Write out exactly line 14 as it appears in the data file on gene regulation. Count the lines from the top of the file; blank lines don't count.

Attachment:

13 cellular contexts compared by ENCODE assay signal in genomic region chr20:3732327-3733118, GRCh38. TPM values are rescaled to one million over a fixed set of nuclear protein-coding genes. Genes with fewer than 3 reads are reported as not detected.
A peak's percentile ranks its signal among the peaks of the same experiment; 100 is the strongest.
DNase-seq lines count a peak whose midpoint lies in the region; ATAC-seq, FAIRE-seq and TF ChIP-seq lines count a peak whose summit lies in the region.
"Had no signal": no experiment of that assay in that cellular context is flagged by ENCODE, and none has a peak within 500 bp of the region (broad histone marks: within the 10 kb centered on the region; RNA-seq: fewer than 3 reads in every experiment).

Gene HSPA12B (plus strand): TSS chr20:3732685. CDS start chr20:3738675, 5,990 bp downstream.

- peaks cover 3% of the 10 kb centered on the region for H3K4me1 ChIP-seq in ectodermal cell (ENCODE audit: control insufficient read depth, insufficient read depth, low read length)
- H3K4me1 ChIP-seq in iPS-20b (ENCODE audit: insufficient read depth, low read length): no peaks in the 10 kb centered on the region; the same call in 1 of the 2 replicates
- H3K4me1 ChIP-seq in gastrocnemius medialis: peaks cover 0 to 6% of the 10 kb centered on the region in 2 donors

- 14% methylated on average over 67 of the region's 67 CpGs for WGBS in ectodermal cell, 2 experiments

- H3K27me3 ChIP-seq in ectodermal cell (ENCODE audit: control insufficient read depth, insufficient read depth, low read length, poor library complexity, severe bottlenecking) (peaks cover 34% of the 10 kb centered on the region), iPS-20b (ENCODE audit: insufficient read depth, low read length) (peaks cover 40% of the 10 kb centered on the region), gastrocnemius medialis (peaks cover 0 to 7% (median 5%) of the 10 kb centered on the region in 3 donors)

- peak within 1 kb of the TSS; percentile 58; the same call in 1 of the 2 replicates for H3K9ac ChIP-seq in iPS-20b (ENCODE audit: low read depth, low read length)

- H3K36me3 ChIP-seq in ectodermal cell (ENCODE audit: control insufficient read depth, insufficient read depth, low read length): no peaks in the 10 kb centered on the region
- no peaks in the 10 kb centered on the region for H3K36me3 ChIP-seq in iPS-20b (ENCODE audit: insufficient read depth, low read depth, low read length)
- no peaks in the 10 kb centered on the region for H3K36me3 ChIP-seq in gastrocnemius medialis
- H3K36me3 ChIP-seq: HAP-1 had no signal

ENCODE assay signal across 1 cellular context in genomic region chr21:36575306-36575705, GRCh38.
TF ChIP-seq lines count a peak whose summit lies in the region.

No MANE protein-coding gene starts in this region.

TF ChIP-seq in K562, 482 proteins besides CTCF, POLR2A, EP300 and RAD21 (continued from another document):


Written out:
- no peaks in the 10 kb centered on the region for H3K36me3 ChIP-seq in gastrocnemius medialis